Just finished The Wise Man's Fear, and I'm blown away by the massive amounts of world building interspersed by hella awkward sex scenes. Anyone else eagerly awaiting the next Kingkiller Chronicle addition?

      9 votes
    3. Not the release date (last intel: not in 2018, that's all we know), but the content. What's going to happen? Who's going to die? Here are my brief guesses for some of the main characters: Jon:...

      Not the release date (last intel: not in 2018, that's all we know), but the content. What's going to happen? Who's going to die? Here are my brief guesses for some of the main characters:

      Jon: Inhabits Ghost for a while after his human body's death (like Varamyr in the ADWD prologue), then gets resurrected by Melisandre. GRRM has said he always found it cheap that Gandalf returned hardly the worse for wear in LOTR, so I'm interested to see how Jon's different. In the show he seems slightly more carpe-diem, but it also seems like the show has mostly forgotten about it.

      Stannis: Takes Winterfell (look up the Night Lamp theory if you're not familiar with it) from the Freys and Boltons, and holds onto it against an eventual siege by the Others.

      Bran: The show has probably disproven this, but I still think he becomes a prisoner of the Others next to his uncle Benjen, because the Others can't kill a Stark for some reason.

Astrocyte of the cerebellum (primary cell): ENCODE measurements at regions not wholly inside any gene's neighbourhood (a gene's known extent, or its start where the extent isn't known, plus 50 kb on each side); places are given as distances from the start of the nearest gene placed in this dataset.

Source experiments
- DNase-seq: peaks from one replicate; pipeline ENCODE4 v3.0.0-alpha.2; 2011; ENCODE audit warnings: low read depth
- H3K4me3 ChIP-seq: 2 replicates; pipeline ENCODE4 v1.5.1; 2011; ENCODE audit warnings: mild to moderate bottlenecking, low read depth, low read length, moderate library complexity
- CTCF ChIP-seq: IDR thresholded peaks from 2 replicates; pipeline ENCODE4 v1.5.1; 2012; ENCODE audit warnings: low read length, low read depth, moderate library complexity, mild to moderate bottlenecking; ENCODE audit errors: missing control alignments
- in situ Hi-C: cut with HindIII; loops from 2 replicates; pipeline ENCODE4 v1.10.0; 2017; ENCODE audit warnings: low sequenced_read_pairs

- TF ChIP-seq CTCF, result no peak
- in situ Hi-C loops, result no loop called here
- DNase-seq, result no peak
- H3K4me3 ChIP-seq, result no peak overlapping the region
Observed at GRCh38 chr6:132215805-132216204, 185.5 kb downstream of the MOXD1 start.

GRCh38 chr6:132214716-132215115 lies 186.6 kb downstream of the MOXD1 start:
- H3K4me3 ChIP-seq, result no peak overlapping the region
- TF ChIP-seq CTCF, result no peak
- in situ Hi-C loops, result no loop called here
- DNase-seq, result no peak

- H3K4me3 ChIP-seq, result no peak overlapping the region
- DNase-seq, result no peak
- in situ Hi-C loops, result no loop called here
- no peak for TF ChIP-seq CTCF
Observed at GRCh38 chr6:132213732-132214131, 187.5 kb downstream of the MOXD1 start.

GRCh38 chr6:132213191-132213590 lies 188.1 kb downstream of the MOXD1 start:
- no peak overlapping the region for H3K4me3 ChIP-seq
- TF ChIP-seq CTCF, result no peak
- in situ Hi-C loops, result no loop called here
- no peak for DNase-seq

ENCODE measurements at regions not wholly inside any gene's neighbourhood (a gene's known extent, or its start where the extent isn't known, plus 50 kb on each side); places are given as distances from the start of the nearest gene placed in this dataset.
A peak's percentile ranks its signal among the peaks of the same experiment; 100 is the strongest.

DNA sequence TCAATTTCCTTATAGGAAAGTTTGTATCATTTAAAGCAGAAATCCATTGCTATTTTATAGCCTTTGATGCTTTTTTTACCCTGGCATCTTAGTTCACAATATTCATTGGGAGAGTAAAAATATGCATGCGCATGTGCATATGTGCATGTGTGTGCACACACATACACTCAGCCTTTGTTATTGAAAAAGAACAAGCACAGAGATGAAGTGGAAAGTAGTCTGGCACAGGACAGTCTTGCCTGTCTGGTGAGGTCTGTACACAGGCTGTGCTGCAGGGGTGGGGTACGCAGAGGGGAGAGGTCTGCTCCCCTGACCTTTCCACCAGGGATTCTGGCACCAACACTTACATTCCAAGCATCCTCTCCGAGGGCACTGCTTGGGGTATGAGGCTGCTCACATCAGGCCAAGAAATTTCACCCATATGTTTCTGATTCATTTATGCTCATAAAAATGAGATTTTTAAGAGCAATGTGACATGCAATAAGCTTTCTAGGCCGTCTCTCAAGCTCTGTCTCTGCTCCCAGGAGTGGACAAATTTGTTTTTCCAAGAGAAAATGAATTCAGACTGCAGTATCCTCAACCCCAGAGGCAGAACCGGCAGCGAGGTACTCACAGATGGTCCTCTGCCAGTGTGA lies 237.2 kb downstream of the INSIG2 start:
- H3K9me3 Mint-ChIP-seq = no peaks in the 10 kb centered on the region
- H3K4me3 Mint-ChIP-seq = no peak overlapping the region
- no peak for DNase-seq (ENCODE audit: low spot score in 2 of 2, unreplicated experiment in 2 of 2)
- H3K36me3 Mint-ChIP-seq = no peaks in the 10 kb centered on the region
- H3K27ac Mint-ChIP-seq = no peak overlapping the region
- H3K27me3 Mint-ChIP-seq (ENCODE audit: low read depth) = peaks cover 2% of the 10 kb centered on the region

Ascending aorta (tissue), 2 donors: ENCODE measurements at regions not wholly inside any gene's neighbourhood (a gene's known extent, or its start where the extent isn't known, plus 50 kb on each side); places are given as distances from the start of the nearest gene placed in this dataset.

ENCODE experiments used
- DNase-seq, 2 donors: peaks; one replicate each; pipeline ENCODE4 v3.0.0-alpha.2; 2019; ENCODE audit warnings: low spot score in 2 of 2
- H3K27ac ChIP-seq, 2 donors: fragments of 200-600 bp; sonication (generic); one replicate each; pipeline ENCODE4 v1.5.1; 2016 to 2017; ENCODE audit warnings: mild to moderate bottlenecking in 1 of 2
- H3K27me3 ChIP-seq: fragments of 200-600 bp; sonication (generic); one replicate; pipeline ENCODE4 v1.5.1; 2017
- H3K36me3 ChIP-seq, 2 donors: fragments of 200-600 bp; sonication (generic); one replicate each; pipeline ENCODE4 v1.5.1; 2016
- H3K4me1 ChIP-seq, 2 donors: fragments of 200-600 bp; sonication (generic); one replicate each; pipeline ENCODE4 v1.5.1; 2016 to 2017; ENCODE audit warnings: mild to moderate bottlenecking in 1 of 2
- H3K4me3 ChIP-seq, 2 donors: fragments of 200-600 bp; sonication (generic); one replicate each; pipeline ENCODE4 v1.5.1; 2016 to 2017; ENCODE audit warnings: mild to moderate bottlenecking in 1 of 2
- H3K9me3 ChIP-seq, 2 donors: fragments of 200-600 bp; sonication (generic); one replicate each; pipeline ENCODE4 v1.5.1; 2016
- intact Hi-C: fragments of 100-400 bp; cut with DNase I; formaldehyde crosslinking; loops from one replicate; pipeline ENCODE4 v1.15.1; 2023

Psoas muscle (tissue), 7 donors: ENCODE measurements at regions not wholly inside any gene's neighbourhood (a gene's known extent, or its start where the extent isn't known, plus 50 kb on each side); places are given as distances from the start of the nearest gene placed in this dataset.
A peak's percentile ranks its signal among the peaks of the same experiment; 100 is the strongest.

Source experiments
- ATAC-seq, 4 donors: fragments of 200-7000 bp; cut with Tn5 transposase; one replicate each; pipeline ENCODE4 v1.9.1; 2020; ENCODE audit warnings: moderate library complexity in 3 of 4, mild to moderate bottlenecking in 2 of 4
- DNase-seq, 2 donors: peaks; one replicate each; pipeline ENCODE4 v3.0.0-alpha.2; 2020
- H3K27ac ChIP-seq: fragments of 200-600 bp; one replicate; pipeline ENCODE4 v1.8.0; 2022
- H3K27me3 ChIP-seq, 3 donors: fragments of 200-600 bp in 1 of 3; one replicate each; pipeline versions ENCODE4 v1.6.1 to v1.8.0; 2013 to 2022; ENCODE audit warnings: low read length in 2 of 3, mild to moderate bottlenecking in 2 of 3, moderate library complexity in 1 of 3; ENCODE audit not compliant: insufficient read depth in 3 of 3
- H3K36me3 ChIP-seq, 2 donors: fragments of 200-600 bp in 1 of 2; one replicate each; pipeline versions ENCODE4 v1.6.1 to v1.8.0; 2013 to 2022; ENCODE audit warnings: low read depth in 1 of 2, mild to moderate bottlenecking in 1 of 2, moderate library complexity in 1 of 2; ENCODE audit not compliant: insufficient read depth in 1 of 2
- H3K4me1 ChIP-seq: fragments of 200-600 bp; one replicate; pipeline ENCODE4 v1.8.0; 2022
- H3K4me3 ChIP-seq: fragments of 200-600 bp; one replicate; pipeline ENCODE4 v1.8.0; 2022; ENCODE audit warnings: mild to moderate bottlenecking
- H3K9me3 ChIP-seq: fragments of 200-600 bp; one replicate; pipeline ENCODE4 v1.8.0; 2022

Sansa: I think Harry the Heir turns out to be a nightmare, but Sansa learns to deal with him and use the power of the Vale to help the Starks in their fight to retake Winterfell.

      Arya: I think she comes back to Winterfell and gives the gift of mercy to her mother, after seeing what she's become.

      Daenerys: I think she'll have a longer experience taking over the Dothraki than in the show, and she'll fly west across Essos, laying waste to the free cities and setting the slaves free. In Westeros it will be completely unclear to everyone whether she's mad or not.

      Tyrion: I think he will continue to fall into moral decay and after becoming a close advisor to Dany will encourage her "fire and blood" side. (Especially since she's his aunt!)

      Theon: Something about "what is dead may never die, but rises again harder and stronger" makes me think he's coming back as a wight.

      Victarion: Blows the horn and dies from it.

      Cersei: I think Jaime will kill her, and fairly early on. I think Aegon will have the role she had in the most recent seasons of the show.

      Jaime: I think he survives the confrontation with Lady Stoneheart and, disillusioned with both her and Cersei, leaves high society to lead the Brotherhood Without Banners.

      Brienne: Someone has to die with Lady Stoneheart, right?

      Aegon: I think he successfully conquers King's Landing. He'll eventually die by foolhardiness, but probably not for a while.

      What do you all think? Anyone I'm forgetting?

      9 votes